Thursday, July 24, 2008


There is a remarkable, intriguing moment in Lynne Ramsay's 1999 film Ratcatcher that I either forgot in the six years since I first saw it or that I didn't fully absorb the first time. It's actually the metaphorical hinge on which the film turns at its 3/4 mark, a sub-Arthurian image that changes the world that Ramsay has created, lifting the veil of childhood from the eyes of her pre-adolescent hero, James (William Eadie), and breaking the spell that hangs over his life.

Convinced he is in love with an older girl, Margaret Anne (Leanne Mullen), James returns to the spot in the filthy canal where a group of mean teenage boys dumped the far-sighted girl's glasses much earlier in the film. James is intent on fishing them out for her, but he won't go in the water, hasn't been able to since he and his friend Ricky were playing around there and the other boy drowned. If he can retrieve Margaret Anne's glasses, he will restore her sight; alas, he is unable to drag the spectacles from the water, to complete his act of chivalry. He gives up.

Dark clouds roll in. Ironically, so do government scabs sent in to clean up all the trash that has been tossed around the poverty-stricken tenements where James and his family live. Ramsay has set her debut feature in 1970s Glasgow during a garbage strike that left the town buried in rubbish and pestilence. With the strikebreaking, something meaningful is lost, a moral stand subverted; so is it for James when he can't get at the glasses. The world of fantasy where he and the other children played is being swept away. James' mentally challenged friend, the one-time animal lover and generally good-natured Kenny (John Miller), turns against him, and he also sees that Margaret Anne has returned to the boys who abuse her, the ones who ditched her glasses in the first place. The night before she let James sleep next to her when he had nowhere else to go, but now she is letting the teens have turns with her in a rundown shed.

Nothing looks the same as it did just yesterday.

From its very first frame, Ratcatcher has a haunting quality that isn't easy to shake. Ramsay opens the film on a slow-motion shot of a boy dancing in circles, a lace curtain draped over his head like a shroud. It is Ricky, and he is knocked out of his reverie by a slap from his mother. It's a moment both harsh and comical. Ricky's mother is going to take him to see his father, but he'd rather stay and play, so he runs off. That's when he and James start messing about in the canal, when James knocks the boy down and he doesn't get up again. It's only then that we realize who the real protagonist of this story is.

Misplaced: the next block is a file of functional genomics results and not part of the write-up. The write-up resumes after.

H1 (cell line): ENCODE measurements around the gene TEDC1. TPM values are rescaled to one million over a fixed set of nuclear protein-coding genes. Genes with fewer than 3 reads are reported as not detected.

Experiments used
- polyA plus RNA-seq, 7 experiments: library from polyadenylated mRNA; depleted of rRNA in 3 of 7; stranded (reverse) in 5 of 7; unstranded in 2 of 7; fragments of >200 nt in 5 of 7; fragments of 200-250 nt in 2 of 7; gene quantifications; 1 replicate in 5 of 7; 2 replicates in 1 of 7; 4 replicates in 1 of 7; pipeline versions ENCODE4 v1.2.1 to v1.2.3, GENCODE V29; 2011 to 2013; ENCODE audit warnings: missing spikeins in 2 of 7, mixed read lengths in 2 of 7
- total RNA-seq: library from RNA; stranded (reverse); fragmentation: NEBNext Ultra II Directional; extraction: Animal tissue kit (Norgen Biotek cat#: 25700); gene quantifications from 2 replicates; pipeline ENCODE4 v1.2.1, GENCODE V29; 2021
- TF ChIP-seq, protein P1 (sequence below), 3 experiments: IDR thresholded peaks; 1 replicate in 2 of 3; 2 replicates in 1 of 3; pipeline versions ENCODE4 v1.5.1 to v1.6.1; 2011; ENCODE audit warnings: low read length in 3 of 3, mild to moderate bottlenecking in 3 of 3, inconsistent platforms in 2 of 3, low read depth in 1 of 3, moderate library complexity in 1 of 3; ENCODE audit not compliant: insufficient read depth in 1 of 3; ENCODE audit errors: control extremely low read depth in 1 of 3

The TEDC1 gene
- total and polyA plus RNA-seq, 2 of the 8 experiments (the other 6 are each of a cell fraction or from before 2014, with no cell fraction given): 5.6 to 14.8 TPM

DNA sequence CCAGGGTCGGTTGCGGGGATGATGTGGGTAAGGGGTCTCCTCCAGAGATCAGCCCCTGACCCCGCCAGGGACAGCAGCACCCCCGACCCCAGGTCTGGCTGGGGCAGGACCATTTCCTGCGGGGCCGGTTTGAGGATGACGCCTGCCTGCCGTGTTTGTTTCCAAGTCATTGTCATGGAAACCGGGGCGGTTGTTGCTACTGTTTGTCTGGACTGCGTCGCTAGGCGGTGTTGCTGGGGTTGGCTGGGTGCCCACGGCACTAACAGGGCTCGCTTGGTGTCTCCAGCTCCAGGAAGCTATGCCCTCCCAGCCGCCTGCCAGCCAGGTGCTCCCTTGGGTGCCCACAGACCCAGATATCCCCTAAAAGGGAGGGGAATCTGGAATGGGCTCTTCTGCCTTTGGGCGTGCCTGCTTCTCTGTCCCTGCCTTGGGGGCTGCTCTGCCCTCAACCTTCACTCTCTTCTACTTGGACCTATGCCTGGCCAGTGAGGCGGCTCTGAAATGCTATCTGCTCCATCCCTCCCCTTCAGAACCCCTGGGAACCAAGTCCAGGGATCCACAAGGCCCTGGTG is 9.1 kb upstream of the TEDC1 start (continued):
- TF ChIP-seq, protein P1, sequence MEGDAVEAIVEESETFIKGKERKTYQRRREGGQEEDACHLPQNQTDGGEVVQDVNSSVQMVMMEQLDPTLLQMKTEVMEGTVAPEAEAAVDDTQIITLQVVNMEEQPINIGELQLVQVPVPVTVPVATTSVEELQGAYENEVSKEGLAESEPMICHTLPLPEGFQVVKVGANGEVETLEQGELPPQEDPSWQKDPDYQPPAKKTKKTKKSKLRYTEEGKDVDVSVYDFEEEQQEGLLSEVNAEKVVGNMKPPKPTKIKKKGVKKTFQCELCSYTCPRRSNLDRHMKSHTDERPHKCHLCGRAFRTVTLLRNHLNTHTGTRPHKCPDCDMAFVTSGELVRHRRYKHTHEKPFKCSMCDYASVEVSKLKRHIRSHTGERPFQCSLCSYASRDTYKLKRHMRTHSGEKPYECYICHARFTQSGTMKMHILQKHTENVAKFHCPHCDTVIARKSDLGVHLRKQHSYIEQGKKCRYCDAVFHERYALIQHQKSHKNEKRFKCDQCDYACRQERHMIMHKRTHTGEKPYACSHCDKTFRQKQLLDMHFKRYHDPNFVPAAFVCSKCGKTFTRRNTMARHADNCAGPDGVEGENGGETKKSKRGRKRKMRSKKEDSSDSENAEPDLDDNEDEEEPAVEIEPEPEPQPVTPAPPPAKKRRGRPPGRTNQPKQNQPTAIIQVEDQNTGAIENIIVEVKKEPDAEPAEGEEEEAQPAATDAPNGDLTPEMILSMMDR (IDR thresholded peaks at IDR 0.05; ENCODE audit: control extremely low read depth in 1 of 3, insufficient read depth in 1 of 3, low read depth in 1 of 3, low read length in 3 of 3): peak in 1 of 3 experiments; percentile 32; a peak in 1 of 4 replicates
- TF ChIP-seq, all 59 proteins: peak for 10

I mentioned in my last review how Ratcatcher had much in common with David Gordon Green's George Washington, and the main comparison lies in the central events of both movies: one child dying when children are left to play in places where they shouldn't. Green portrayed the poverty of an abandoned town in the American South of the late '80s/early '90s, a kind of wasteland of empty and half-destroyed buildings. Ramsay's 1970s Glasgow has a similar otherworldly look. The garbage bags cover the ground, and the children run across them, toss them around, and break them open in search of rats and other vermin. They play in the dirty canal and in unattended spots along it. This leaves the pre-adolescents and the teenagers of both movies to deal with things they should never have to deal with. Like the children in the Lord of the Flies, they impose their own order.

Not that the adults aren't around, in both movies they are shown struggling, too. The railworkers in George Washington desire better working conditions, just as the striking garbage men do in Ratcatcher. Ramsay's film has a stronger family unit, with James' two sisters, his caring Ma (Mandy Matthews), and his coarse Da (Tommy Flanagan), always half in the bag, always half-asleep. When Kenny falls into the canal, Da jumps in and saves him, committing the act of heroism that James couldn't with Ricky, widening the gap that already exists between father and son. James' Da likes football, James does not, a kind of classic split between man and boy. It was a fight over football shoes after a ceremony honoring his father that sends James running to Margaret Anne, and there is a direct connection between Kenny's rescue and James trying to rescue the glasses.